that
command
a
high
price
because
of
their
quality,
technological
sophistication,
and
responsiveness
to
consumers"
tastes.
In
this
segment
of
the
market
the
United
States
encounters
intense
competition
from
the
Japanese,
who
have
perfected
the
art
of
high-quality
manufacturing,
and
from
the
Europeans,
who
have
had
long
experience
with
the
subtleties
of
niche
production.
{3}
Economic
globalization
never
could
have
occurred
without
a
number
of
international
institutions
for
facilitating
foreign
trade
and
investment.
The
oldest
of
these
is
the
Bretton
Woods system
of
fixed
exchange
rates,
which
was
in
effect
from
the
end
of
World
War
II
until
1973,
shortly
after
the
United
States
devalued
the
dollar
and
pushed
the
world
towards
the
present
regime
of
floating
rates.
Another
cata-
lytic
institution
is
the
General
Agreement
on
Tariffs
and
Trade
(GATT),
which
--through
a
series
of
multilateral
negotiations
that
have
been
under
way
since
the
1950s
--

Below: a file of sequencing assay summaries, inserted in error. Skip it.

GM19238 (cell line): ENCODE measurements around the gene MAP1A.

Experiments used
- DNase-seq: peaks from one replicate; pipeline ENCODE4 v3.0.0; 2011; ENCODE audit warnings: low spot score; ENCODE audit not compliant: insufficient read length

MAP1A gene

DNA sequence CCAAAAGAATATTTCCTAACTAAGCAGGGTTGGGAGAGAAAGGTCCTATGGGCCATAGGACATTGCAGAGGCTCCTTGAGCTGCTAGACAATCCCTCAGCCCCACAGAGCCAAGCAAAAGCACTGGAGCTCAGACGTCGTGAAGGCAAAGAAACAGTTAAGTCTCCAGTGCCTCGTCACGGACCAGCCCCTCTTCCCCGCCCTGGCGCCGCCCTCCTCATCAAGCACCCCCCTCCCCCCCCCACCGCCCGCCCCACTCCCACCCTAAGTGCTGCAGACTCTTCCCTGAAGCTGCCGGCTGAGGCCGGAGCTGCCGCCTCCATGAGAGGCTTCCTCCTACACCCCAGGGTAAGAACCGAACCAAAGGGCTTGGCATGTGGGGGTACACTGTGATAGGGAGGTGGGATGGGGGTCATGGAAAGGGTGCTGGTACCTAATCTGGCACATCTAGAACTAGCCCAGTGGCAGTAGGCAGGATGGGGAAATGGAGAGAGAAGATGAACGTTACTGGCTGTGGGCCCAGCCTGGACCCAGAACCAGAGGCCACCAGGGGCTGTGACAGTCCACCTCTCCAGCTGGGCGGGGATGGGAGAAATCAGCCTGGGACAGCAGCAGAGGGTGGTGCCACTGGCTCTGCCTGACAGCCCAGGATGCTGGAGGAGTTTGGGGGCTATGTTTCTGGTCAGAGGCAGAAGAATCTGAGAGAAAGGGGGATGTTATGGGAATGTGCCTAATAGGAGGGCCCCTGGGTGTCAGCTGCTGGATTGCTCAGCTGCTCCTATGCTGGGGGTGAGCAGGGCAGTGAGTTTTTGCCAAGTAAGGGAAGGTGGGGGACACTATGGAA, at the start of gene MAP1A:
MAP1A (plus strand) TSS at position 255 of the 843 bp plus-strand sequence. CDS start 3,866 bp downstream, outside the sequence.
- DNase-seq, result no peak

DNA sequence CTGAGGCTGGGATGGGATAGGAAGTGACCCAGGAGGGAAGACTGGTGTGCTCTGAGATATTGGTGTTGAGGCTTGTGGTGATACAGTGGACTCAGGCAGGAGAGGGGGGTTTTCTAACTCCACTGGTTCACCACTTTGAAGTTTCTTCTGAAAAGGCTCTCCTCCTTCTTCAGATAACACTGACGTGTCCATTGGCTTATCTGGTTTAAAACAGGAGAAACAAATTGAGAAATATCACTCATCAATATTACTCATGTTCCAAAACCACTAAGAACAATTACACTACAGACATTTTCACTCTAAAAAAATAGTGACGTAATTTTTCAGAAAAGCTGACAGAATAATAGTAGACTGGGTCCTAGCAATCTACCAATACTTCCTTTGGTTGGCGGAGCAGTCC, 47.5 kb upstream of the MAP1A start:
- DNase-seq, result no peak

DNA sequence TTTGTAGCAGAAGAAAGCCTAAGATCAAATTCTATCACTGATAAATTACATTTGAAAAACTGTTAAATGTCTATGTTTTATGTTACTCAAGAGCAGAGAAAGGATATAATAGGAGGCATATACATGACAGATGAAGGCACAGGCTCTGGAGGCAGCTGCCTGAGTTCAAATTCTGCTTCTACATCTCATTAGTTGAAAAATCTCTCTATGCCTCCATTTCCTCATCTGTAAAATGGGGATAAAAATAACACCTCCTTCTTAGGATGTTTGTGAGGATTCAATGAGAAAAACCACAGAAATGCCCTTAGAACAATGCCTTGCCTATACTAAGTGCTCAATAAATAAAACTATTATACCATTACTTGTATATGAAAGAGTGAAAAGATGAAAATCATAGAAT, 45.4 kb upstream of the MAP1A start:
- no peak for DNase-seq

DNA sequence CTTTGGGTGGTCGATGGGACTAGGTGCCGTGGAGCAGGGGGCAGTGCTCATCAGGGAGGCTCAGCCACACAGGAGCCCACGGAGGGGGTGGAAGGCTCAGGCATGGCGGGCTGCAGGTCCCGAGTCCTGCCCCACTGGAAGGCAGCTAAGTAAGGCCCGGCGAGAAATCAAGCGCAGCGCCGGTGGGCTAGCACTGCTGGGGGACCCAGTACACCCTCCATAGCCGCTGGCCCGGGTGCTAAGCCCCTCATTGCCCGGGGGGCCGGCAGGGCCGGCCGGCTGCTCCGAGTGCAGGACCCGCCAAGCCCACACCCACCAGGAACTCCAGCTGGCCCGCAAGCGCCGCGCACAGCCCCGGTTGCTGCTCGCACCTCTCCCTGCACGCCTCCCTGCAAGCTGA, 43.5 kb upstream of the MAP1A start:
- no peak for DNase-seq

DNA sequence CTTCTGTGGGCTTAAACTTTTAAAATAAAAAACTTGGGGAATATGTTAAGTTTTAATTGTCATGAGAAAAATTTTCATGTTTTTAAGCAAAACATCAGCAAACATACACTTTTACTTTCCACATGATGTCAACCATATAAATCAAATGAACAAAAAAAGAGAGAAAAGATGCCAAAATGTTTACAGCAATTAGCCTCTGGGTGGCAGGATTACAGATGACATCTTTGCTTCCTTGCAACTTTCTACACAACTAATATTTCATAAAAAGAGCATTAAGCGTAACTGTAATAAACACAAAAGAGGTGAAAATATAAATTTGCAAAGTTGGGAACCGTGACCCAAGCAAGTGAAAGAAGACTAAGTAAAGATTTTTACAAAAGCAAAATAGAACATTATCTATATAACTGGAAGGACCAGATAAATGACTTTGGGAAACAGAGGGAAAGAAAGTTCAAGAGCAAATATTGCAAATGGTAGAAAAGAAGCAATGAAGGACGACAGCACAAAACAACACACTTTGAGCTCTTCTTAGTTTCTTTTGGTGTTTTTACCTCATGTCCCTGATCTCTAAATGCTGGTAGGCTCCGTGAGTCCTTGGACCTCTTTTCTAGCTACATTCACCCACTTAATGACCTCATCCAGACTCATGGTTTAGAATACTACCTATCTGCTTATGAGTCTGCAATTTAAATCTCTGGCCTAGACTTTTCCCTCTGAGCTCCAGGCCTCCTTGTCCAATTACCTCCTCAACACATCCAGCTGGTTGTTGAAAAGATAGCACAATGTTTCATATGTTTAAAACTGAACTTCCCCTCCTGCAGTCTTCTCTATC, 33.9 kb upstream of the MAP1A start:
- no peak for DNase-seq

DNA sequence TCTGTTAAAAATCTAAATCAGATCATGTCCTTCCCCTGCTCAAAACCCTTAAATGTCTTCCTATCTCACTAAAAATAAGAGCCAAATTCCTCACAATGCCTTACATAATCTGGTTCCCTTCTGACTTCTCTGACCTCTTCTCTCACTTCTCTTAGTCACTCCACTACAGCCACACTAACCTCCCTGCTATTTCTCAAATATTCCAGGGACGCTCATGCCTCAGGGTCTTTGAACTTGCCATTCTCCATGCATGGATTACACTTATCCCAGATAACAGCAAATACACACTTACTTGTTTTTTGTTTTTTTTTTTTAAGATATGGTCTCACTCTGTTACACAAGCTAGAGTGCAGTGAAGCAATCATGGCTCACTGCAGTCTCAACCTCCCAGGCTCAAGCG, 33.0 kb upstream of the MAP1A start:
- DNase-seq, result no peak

has
been
responsible
for
the
reduction
of
tariffs
and
other
barriers
to
international
trade.
These
institutions,
both
created
after
World
War
II,
were
intended
to
support
a
multilateral
trading
system
in
which
trade
and
capital
flowed
freely
around
the
globe.
Little
appreciated
at
that
time
was
the
importance
of
a
powerful
nation
to
serve
as
institutional
guaran-
tor
and
of
a
strong
currency
to
meet
the
liquidity
needs
of
the
trad-
ing
partners.
The
United
States
and
the
U.S.
dollar
played
those
hege-
monic
roles;
Bretton
Woods
was
essentially
a
fixed-rate
dollar
stan-
dard.
Since
1973,
however,
the
centrality
of
the
United
States
and
of
the
dollar
standard
has
declined
gradually
but
steadily.
{4)
Because
the
United
States
increasingly
is
absorbed
in
its
own
problems,
it
devotes
less
energy
to
efforts
to
expand
the
multilateral
trading
system.
For
example,
the
current cycle
of
GATT
negotiations
(the
Uruguay
round)
has
dragged
on
since
the